Like a Quad Line kite directed by four different strings, Hellmann’s work is the product of carefully calculated strokes of the hand, “a careful orchestration between the four lines,” and a combination of “equal parts planning and intuition.” An array of sculptural paintings and works on paper, the works exude a sense of lightness while simultaneously alluring the viewer in with their significance, like the presence of a kite in the air.
The lines, folds, grids, and angular shapes of the works echo their carefully structured creation process. For the sculptural paintings, Hellmann begins with models from pliable, flexible material which she then translates into wood. The wood shaping stage is a problem-solving process, a rhythmic puzzle whose repetition is paralleled in the repetitive bars and lines painted on the finished works. For the paintings on paper, the physical process requires less steps of construction but is still carefully thought out in its expression of geometry and dimensionality.
In both cases, the viewer is invited to explore their perceptions of “painting-as-object.” Initially, many of the sculptural paintings appear flat with their two-dimensional geometry, but like relief sculptures, the wooden boards are carefully cut into varying forms that project into space. The three-dimensional nature of these paintings influences the impact of light, as well as the variations of color. In Hellmann’s own words, “these simplified elements [bars, grids, lines, color]…create a play with perception and a vibration between the logical and the unexpected.” The viewer is drawn in with a desire to ponder the physical presence of each work.
A similar experience occurs in viewing the paintings on paper. They are physically flat, yet suggest depth and three dimensionality. The painted forms appear as their own objects, independent of the paper that holds them. As Hellmann puts it, she “shapes each piece [sic] so that it has a physical presence on the page and a tension on the outside edge of the shape.” The viewer’s perception shifts between knowledge of the flatness of the painting and perception of a more complex form. The Quad Line experience is one of curiosity, play, and wonder. Like the poetry that inspired them, each of the works invites the viewer into a direct, intimate, distilled experience of their own perception.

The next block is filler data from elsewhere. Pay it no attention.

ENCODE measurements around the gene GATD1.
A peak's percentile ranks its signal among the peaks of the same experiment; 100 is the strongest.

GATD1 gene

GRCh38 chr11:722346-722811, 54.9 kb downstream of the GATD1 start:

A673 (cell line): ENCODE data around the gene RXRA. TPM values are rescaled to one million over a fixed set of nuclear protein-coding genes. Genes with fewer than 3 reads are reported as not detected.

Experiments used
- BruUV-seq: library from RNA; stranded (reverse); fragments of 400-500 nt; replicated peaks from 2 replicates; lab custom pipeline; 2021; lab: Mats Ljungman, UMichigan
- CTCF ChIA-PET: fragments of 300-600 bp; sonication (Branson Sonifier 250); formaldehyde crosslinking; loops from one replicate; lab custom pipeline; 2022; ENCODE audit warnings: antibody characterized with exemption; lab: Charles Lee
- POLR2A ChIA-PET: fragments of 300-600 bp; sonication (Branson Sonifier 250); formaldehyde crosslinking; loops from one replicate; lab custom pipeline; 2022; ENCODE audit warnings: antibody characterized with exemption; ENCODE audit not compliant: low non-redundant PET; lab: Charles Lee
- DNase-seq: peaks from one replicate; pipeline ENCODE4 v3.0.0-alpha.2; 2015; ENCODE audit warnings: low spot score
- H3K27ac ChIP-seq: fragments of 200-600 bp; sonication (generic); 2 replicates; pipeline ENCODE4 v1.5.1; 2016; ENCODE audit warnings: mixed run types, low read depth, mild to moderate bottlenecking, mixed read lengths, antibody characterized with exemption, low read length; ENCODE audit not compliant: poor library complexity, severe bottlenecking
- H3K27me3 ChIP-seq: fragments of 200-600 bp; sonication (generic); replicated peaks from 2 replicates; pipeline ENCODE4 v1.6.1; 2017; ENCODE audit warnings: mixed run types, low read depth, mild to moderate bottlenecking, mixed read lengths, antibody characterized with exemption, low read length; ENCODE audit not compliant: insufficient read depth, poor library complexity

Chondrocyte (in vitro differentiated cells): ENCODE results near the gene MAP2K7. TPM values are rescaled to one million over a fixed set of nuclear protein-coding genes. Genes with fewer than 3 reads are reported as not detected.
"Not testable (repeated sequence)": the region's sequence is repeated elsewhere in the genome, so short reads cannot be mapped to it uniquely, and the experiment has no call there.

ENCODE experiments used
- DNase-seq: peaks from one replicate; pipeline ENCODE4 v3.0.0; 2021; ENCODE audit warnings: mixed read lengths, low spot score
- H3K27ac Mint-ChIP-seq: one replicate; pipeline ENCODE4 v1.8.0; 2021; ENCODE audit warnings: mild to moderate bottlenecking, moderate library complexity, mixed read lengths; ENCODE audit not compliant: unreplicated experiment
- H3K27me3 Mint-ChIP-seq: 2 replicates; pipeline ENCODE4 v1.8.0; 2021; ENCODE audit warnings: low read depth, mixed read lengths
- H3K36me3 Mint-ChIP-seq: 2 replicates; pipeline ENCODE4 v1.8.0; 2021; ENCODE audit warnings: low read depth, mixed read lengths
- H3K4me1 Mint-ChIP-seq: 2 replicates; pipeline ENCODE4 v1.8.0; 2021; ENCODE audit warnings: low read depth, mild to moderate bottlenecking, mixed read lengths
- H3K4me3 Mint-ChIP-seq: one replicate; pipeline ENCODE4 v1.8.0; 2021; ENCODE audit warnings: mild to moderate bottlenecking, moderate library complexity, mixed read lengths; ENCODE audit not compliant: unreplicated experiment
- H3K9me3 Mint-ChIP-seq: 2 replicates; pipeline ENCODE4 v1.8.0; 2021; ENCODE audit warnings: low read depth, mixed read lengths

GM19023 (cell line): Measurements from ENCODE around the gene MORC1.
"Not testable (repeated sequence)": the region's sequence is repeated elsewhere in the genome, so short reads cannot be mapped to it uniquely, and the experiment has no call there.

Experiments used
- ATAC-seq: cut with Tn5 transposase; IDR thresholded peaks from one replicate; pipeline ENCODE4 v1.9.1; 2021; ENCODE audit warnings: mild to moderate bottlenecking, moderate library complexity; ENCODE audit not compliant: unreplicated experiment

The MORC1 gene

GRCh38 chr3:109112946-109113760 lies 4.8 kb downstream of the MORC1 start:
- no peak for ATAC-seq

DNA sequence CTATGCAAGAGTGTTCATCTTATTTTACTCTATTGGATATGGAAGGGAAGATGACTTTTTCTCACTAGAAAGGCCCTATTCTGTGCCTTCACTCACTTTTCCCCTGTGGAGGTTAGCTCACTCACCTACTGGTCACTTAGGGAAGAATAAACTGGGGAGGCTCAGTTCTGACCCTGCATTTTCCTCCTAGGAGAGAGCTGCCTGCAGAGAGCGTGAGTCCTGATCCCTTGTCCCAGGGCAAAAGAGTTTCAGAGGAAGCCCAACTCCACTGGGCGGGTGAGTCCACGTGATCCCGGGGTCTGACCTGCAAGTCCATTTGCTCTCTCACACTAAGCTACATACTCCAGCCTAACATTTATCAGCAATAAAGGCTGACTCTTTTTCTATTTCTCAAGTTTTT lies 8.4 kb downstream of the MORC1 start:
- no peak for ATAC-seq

Quad Line will open on Saturday, April 2nd, with a reception from 6 to 8:30PM. The artist will be present.The show will run through May 7th.
Rachel Hellmann is a full-time artist located in Terre Haute, Indiana. Hellmann has exhibited all across the country; most recently she collaborated with artist Jennifer Caine during a residency at the Addison Gallery of American Art in Andover, Massachusetts, and for an installation at the University of Indianapolis Christel DeHaan Fine Arts Center. Hellmann’s work
has been featured in New American Paintings, volume 113. Galleri Urbane has previously shown Hellmann’s work in the 2015 show, Déjà Vu, as well as in the gallery’s booth at the 2015 Dallas Art Fair.